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Sunday, September 24, 2006

We take the show on the road ... .

Lucy, Cultural Resources Manager for four national parks in the East Bay Area; and I, Betty, Outreach Specialist for Rosie the Riveter World War II/Home Front National Historical Park (phew!), are honored to have been invited to conduct a workshop at the annual conference of the National Women's History Project -- this year to be held in Little Rock, Arkansas, the weekend of 19th, 20th, and 21st of October. We will have 90 minutes to meet with and inform women from across the nation about our work.

It was last year at a similar event held at Mills College in Oakland, that I was first exposed to this incredible organization and -- as the result -- was named one of the ten honorees, nationally, for the year 2006. At that time I appeared on a panel of six remarkable women from different disciplines and areas of achievement -- but purely as a replacement presenter because there was no one else from our park who was free to represent us. I'm sure that this is the reason that -- though hugely honored by the recognition and the trips to Southern California and Washington, D.C., that followed -- I've never felt quite firmly set in my own shoes, and just barely deserving. Silly, I know, but nonetheless a bit insecure. This year it will be different. I am firmly identified with my work, and certainly confident in my ability to inform others about it.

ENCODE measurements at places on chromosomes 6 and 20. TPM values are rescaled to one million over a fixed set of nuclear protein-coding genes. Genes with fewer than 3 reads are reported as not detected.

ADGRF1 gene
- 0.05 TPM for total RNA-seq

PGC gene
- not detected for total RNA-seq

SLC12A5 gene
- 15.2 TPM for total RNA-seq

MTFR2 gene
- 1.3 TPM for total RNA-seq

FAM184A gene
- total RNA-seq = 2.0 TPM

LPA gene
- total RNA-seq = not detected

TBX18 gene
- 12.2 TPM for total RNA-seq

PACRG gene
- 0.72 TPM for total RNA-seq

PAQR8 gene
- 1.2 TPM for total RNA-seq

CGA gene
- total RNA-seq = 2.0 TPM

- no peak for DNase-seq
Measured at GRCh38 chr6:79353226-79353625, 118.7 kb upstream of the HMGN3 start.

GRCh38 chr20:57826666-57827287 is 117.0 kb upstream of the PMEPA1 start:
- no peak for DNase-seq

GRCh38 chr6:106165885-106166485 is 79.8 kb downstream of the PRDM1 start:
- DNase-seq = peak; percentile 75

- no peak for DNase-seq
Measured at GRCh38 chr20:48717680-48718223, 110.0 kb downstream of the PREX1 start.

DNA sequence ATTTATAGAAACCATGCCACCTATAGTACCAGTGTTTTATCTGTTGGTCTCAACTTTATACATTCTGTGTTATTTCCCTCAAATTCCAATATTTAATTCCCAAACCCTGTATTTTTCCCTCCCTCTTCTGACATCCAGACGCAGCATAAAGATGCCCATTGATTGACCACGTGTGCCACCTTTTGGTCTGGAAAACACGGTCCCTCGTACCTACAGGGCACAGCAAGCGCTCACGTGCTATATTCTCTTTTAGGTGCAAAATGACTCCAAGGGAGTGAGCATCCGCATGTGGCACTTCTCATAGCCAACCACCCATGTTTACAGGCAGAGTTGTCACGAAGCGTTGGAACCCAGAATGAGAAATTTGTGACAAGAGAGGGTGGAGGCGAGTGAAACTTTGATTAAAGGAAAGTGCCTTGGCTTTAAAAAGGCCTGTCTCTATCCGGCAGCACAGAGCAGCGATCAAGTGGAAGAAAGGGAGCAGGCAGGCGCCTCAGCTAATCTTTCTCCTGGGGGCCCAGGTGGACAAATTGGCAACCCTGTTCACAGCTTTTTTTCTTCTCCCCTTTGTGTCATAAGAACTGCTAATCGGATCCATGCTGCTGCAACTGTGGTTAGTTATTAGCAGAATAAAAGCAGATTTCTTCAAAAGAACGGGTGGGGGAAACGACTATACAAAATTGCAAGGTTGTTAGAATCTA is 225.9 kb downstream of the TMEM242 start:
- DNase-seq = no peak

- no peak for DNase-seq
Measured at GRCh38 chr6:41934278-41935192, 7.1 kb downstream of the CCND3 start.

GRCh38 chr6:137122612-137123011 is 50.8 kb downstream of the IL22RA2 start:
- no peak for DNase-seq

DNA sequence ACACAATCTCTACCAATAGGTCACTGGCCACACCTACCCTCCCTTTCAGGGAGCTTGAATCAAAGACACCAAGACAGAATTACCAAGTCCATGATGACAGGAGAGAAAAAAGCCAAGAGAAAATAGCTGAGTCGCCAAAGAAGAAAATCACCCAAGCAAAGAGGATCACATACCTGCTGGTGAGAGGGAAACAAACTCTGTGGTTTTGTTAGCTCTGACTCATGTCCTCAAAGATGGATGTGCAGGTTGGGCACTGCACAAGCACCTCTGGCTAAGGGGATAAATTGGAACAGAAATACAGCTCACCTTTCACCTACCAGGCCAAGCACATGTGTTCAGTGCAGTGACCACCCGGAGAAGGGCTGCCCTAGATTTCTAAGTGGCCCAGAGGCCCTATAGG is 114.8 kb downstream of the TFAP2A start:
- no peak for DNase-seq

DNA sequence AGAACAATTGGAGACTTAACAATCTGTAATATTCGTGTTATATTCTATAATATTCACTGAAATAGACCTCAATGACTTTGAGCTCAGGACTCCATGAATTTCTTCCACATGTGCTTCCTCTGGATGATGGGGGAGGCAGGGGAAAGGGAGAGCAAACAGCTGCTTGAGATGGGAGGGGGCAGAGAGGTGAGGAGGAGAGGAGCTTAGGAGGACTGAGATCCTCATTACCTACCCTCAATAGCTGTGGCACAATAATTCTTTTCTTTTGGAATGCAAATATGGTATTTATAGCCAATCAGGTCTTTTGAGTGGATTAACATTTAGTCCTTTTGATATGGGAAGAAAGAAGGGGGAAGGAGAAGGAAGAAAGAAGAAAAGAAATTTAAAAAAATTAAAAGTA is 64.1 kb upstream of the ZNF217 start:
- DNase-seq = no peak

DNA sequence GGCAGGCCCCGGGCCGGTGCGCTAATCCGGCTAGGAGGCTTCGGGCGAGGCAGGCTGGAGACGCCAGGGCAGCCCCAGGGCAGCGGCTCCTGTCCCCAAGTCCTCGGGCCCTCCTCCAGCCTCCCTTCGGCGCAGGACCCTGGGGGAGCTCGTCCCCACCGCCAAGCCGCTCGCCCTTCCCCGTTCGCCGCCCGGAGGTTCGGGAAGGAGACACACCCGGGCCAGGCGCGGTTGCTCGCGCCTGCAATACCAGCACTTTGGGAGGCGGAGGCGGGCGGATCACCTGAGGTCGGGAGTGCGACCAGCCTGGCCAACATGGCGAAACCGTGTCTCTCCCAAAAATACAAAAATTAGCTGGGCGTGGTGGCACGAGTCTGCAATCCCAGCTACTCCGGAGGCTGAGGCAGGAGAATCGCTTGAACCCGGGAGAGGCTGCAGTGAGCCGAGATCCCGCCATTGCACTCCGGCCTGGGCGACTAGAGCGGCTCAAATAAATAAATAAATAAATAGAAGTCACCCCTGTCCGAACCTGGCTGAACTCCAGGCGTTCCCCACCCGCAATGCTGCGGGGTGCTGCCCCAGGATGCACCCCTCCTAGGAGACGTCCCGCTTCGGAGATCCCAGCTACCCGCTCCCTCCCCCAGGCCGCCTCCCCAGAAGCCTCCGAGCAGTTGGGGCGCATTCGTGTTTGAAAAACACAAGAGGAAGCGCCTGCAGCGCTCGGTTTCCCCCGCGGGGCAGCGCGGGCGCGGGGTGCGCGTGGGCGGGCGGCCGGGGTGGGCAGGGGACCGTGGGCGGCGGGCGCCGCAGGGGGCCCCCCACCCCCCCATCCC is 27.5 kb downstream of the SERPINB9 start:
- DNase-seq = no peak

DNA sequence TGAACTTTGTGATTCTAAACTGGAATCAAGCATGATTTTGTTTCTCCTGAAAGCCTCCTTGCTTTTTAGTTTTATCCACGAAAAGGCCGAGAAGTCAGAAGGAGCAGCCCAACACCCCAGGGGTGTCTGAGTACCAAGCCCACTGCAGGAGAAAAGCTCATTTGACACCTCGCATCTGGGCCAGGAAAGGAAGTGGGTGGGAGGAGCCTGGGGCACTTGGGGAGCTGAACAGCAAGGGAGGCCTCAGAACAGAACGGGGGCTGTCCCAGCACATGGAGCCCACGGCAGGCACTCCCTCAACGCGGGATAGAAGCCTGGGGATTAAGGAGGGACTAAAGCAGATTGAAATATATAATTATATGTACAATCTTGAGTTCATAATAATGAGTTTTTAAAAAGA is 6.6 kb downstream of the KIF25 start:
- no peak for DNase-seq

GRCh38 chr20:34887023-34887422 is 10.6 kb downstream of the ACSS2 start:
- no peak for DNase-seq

However, all that is to say that -- while there -- Lucy and I have been invited to visit Central High and to meet the staff there. One of the presenters at this year's conference was also one of the students who courageously dared to enroll during those tortuous years of social change in the Sixties. What an honor to meet this valiant veteran of this pivotal struggle in the quest for civil rights!

I know that Dr. Joycelyn Elders lives somewhere in Arkansas (Little Rock, maybe?) and wouldn't it be beyond my wildest dreams if she were also at the conference? I so admire her candor and her irreverence, and would love to meet her.

As a little girl, she lived in North Richmond and attended local schools. It's been a silent dream that at some point we can invite her here to meet with the children at Peres Elementary in that troubled part of the city -- to inspire them with her presence. Maybe we could install a portrait somewhere in the building and have her cut the ribbon or whatever it is that one does to hang a portrait (undrape?). But even more importantly, she lived for a brief period with the family of Charlie Reid (yes, an uncle by marriage) and one of her close friends was/is Charlie's daughter, Ivy, a relative and good friend and contemporary. I'd love to deliver Ivy's best wishes while I genuflect before this icon of our times, to assure her that we've not forgotten.

Just maybe .. .





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